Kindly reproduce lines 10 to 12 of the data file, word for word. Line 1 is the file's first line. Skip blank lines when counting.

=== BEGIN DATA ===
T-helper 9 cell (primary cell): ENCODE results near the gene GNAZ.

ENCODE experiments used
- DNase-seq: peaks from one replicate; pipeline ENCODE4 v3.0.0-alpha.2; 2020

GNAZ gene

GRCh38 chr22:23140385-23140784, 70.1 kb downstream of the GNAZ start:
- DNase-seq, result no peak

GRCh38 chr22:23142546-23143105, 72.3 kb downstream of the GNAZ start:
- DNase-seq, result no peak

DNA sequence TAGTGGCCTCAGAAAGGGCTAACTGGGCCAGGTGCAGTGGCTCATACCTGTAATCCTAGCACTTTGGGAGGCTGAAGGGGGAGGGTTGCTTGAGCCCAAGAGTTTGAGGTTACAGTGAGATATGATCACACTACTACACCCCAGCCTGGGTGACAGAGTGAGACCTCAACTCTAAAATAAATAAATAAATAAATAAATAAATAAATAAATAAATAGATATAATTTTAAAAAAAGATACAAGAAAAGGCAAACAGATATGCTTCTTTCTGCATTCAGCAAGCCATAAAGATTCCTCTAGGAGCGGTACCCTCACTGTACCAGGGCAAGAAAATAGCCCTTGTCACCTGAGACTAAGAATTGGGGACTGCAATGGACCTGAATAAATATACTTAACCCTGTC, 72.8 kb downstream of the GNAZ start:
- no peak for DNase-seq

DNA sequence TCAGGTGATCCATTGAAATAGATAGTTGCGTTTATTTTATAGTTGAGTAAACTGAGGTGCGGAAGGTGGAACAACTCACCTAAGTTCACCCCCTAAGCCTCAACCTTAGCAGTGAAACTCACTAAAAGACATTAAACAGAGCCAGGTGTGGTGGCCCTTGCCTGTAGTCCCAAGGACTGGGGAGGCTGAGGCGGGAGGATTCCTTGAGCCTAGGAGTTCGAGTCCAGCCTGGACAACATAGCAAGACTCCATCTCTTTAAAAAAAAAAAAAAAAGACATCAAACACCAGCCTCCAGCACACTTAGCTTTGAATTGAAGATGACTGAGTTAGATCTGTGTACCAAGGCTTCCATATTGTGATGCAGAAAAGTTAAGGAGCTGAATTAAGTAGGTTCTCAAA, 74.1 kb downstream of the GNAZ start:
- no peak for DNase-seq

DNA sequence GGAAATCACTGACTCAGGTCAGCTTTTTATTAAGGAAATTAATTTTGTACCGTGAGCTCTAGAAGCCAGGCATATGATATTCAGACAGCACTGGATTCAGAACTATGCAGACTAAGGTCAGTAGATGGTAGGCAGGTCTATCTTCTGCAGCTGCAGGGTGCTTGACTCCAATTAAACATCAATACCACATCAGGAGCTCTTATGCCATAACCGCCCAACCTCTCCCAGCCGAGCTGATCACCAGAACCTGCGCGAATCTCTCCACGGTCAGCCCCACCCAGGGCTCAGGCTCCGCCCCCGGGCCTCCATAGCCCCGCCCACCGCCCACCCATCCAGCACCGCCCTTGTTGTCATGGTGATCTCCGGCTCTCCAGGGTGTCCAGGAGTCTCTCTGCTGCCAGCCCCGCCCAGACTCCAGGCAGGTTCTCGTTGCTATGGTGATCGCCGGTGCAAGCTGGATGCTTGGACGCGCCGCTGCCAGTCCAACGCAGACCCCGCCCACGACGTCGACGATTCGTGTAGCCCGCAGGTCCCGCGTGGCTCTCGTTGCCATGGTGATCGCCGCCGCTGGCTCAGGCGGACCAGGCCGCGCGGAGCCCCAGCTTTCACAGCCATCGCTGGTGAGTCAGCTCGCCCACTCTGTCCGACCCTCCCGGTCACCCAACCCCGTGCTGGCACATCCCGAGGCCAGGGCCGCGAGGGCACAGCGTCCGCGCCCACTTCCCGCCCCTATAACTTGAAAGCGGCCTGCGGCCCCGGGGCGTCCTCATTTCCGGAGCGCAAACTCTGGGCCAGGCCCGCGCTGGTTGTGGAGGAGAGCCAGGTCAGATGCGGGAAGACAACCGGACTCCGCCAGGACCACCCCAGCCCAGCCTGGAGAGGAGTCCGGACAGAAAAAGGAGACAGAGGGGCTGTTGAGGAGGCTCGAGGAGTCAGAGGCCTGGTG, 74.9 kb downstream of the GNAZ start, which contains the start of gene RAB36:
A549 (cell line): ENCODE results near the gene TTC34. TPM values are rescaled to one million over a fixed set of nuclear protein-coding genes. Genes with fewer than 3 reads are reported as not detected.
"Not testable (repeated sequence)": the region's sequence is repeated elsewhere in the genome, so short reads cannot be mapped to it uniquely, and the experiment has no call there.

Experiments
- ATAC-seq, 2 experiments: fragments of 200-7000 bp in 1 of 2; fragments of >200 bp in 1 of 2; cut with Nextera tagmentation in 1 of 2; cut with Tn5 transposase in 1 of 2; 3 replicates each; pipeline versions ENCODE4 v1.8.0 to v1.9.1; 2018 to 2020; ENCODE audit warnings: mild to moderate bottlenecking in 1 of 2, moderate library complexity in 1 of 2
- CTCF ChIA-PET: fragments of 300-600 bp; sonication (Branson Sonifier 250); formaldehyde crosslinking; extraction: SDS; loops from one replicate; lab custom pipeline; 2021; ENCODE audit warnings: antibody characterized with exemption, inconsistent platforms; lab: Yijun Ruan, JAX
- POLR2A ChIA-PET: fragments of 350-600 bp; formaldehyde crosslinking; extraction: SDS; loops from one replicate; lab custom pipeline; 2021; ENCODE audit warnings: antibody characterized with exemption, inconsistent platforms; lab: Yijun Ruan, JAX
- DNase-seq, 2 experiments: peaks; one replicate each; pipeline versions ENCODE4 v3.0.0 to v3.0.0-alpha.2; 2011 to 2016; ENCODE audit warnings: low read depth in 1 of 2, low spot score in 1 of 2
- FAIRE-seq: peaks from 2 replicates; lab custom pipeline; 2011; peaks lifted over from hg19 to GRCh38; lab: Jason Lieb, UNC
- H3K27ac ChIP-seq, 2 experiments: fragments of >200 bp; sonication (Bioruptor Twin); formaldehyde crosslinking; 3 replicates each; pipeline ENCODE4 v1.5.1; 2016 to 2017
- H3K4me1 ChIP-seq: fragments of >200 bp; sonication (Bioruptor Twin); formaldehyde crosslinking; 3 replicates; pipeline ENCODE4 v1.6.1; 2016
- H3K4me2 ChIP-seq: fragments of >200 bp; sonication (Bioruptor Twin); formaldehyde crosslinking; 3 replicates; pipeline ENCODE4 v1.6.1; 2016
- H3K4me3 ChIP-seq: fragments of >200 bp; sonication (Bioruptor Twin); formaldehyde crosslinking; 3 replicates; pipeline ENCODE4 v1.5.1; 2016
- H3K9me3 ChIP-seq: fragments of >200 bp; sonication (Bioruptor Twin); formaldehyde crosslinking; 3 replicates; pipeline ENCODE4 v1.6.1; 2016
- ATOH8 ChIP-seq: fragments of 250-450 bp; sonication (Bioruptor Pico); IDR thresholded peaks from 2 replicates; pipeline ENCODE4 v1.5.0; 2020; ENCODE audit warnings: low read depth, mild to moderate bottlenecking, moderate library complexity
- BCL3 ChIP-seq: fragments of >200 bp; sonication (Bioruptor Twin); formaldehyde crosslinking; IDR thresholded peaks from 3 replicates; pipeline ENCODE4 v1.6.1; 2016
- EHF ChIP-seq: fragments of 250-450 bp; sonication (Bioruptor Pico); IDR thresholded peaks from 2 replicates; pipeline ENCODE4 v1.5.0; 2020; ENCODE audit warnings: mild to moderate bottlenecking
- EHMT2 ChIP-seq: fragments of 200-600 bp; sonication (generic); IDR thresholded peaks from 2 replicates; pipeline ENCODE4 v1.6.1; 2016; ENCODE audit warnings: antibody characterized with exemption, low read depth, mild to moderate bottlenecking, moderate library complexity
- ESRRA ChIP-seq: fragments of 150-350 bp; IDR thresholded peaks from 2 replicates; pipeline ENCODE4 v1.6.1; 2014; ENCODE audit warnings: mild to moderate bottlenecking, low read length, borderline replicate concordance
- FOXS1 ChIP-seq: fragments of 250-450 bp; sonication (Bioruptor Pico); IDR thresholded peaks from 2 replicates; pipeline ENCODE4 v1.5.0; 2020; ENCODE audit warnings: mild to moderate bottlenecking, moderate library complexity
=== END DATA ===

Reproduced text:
- no peak for DNase-seq

DNA sequence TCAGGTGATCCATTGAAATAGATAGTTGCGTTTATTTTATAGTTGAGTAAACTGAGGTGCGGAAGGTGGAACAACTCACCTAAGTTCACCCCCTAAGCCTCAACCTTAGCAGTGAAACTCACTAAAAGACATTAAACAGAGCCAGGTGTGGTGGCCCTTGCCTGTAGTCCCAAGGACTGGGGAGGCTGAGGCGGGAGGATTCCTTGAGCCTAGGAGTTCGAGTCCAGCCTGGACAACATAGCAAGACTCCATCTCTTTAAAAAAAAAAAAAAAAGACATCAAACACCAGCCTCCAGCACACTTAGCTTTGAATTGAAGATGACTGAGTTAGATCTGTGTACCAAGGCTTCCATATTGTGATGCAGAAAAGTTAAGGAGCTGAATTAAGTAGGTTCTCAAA, 74.1 kb downstream of the GNAZ start:
- no peak for DNase-seq